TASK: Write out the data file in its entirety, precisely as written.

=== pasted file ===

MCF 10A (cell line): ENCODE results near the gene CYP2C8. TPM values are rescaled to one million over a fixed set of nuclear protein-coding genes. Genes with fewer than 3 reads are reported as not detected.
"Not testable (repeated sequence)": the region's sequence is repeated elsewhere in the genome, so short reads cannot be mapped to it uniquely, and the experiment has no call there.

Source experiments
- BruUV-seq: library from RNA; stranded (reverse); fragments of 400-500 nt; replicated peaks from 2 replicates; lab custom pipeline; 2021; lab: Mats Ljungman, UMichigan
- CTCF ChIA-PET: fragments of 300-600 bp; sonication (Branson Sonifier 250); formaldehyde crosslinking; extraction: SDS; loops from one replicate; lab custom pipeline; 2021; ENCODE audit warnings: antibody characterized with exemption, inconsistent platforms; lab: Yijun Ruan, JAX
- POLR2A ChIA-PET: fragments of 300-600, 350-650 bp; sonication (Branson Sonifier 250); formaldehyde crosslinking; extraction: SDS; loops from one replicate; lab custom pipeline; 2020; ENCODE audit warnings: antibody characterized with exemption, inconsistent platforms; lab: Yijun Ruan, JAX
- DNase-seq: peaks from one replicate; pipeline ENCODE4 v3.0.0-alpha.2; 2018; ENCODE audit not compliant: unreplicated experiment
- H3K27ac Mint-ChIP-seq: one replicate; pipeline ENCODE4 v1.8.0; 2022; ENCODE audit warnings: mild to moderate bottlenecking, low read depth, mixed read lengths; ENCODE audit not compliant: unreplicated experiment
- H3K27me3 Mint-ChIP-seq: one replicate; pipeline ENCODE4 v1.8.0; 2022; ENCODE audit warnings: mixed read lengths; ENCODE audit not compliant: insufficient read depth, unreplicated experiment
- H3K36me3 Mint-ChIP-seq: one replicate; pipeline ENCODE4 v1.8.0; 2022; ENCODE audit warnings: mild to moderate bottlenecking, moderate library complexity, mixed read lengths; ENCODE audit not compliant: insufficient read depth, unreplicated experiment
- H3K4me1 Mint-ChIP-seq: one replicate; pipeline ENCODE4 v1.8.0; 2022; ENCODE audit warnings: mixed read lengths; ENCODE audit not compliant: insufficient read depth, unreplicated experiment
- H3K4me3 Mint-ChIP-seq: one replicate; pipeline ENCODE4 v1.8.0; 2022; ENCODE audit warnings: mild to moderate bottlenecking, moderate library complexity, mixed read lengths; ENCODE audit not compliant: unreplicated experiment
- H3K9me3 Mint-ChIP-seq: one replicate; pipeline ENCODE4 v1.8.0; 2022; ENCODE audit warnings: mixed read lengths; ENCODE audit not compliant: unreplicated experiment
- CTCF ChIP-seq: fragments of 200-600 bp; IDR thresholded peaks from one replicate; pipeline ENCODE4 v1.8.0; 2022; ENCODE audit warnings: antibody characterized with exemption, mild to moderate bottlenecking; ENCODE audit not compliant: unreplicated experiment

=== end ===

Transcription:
MCF 10A (cell line): ENCODE results near the gene CYP2C8. TPM values are rescaled to one million over a fixed set of nuclear protein-coding genes. Genes with fewer than 3 reads are reported as not detected.
"Not testable (repeated sequence)": the region's sequence is repeated elsewhere in the genome, so short reads cannot be mapped to it uniquely, and the experiment has no call there.

Source experiments
- BruUV-seq: library from RNA; stranded (reverse); fragments of 400-500 nt; replicated peaks from 2 replicates; lab custom pipeline; 2021; lab: Mats Ljungman, UMichigan
- CTCF ChIA-PET: fragments of 300-600 bp; sonication (Branson Sonifier 250); formaldehyde crosslinking; extraction: SDS; loops from one replicate; lab custom pipeline; 2021; ENCODE audit warnings: antibody characterized with exemption, inconsistent platforms; lab: Yijun Ruan, JAX
- POLR2A ChIA-PET: fragments of 300-600, 350-650 bp; sonication (Branson Sonifier 250); formaldehyde crosslinking; extraction: SDS; loops from one replicate; lab custom pipeline; 2020; ENCODE audit warnings: antibody characterized with exemption, inconsistent platforms; lab: Yijun Ruan, JAX
- DNase-seq: peaks from one replicate; pipeline ENCODE4 v3.0.0-alpha.2; 2018; ENCODE audit not compliant: unreplicated experiment
- H3K27ac Mint-ChIP-seq: one replicate; pipeline ENCODE4 v1.8.0; 2022; ENCODE audit warnings: mild to moderate bottlenecking, low read depth, mixed read lengths; ENCODE audit not compliant: unreplicated experiment
- H3K27me3 Mint-ChIP-seq: one replicate; pipeline ENCODE4 v1.8.0; 2022; ENCODE audit warnings: mixed read lengths; ENCODE audit not compliant: insufficient read depth, unreplicated experiment
- H3K36me3 Mint-ChIP-seq: one replicate; pipeline ENCODE4 v1.8.0; 2022; ENCODE audit warnings: mild to moderate bottlenecking, moderate library complexity, mixed read lengths; ENCODE audit not compliant: insufficient read depth, unreplicated experiment
- H3K4me1 Mint-ChIP-seq: one replicate; pipeline ENCODE4 v1.8.0; 2022; ENCODE audit warnings: mixed read lengths; ENCODE audit not compliant: insufficient read depth, unreplicated experiment
- H3K4me3 Mint-ChIP-seq: one replicate; pipeline ENCODE4 v1.8.0; 2022; ENCODE audit warnings: mild to moderate bottlenecking, moderate library complexity, mixed read lengths; ENCODE audit not compliant: unreplicated experiment
- H3K9me3 Mint-ChIP-seq: one replicate; pipeline ENCODE4 v1.8.0; 2022; ENCODE audit warnings: mixed read lengths; ENCODE audit not compliant: unreplicated experiment
- CTCF ChIP-seq: fragments of 200-600 bp; IDR thresholded peaks from one replicate; pipeline ENCODE4 v1.8.0; 2022; ENCODE audit warnings: antibody characterized with exemption, mild to moderate bottlenecking; ENCODE audit not compliant: unreplicated experiment